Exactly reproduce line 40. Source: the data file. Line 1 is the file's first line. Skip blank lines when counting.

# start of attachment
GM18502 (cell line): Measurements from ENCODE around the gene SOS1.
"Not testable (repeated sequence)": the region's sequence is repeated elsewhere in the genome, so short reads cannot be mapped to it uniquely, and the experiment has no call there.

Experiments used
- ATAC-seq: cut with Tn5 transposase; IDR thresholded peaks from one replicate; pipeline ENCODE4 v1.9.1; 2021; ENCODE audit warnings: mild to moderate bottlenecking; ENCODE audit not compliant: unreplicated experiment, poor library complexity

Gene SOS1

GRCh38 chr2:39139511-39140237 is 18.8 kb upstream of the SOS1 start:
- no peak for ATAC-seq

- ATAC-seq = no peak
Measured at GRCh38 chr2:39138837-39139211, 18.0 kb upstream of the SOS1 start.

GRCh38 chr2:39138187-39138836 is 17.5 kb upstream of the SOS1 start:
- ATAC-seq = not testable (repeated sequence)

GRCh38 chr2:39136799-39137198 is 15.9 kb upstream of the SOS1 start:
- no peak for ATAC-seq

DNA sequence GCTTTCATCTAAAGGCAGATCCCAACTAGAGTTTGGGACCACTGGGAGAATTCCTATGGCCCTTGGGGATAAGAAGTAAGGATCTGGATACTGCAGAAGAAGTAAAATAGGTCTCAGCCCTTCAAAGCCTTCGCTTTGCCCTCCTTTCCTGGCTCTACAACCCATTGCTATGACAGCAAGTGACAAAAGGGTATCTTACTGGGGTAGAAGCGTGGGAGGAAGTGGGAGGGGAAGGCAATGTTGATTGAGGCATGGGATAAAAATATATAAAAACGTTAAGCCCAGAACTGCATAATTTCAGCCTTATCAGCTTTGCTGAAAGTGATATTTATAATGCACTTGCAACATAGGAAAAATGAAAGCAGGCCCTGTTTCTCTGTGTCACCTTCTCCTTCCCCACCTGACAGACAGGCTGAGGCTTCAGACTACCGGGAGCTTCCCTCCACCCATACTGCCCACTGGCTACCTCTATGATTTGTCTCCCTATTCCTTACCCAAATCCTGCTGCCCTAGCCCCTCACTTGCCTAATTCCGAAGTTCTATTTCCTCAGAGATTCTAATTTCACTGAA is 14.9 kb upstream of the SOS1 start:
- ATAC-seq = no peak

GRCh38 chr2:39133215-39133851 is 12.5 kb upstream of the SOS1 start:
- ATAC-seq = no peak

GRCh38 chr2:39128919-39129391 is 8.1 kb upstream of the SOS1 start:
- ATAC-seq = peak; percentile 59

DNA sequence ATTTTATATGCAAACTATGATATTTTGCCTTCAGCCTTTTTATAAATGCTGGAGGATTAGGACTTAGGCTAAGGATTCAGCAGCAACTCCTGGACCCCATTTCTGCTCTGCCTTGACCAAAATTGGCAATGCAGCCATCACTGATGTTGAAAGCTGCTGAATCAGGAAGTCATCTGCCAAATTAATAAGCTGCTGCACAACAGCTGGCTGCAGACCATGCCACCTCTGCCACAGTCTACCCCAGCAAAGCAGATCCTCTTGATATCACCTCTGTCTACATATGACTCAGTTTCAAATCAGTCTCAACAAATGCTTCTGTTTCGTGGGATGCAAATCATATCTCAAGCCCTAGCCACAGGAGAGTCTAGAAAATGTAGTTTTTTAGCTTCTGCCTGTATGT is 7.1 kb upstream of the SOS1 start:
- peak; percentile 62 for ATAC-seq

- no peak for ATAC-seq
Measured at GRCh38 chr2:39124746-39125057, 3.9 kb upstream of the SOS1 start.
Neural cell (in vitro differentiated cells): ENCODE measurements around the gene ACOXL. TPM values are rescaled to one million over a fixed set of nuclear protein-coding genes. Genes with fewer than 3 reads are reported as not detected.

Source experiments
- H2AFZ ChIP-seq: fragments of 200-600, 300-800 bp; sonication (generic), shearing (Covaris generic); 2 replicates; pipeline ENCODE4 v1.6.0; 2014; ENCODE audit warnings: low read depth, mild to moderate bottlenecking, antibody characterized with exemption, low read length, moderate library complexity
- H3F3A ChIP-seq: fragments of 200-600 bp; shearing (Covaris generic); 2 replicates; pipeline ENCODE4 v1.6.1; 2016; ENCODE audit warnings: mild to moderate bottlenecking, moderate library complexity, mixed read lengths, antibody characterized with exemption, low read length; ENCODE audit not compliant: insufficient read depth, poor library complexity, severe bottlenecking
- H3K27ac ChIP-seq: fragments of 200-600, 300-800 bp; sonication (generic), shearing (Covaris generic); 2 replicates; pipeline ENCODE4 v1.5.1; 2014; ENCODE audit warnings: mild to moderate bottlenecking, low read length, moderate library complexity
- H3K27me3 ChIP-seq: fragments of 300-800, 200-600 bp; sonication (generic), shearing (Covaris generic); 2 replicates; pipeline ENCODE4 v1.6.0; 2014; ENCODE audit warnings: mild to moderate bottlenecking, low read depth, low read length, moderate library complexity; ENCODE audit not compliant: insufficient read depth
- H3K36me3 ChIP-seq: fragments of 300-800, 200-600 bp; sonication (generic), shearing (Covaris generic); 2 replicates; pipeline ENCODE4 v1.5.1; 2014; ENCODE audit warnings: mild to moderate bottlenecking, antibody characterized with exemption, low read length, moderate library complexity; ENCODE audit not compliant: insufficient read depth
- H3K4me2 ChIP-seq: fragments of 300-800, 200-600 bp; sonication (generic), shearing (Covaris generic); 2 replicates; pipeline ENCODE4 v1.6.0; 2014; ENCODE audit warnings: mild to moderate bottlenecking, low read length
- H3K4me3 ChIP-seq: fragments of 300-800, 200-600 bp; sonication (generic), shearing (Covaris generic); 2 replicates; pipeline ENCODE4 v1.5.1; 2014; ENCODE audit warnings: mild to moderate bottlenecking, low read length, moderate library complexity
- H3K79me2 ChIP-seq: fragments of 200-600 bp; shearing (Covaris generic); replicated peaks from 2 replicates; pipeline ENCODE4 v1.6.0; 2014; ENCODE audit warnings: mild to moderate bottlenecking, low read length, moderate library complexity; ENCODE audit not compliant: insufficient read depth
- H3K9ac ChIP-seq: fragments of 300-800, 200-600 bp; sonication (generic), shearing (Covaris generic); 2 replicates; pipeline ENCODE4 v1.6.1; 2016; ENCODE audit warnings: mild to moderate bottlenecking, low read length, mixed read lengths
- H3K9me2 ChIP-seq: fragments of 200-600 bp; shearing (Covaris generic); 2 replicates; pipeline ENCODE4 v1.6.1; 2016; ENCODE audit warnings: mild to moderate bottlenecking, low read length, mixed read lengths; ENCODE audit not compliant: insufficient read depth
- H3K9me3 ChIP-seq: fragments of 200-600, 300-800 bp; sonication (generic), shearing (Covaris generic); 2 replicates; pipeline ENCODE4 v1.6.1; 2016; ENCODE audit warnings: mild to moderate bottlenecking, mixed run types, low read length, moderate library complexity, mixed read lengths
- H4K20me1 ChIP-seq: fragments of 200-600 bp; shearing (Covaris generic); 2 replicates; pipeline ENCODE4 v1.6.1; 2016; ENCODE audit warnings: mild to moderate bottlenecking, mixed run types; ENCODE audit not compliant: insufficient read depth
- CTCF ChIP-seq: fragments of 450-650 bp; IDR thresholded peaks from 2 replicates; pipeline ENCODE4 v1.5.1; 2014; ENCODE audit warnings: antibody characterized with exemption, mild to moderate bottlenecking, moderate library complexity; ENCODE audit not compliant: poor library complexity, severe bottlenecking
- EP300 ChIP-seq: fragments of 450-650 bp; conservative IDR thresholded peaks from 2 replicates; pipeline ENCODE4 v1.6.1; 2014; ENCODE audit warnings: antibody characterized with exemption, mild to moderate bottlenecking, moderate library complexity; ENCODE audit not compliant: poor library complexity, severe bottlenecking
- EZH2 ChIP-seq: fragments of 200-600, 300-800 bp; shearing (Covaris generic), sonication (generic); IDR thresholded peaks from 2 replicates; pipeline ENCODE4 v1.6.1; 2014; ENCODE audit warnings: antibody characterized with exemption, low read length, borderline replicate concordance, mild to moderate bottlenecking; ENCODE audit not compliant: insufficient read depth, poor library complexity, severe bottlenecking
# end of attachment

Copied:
- EZH2 ChIP-seq: fragments of 200-600, 300-800 bp; shearing (Covaris generic), sonication (generic); IDR thresholded peaks from 2 replicates; pipeline ENCODE4 v1.6.1; 2014; ENCODE audit warnings: antibody characterized with exemption, low read length, borderline replicate concordance, mild to moderate bottlenecking; ENCODE audit not compliant: insufficient read depth, poor library complexity, severe bottlenecking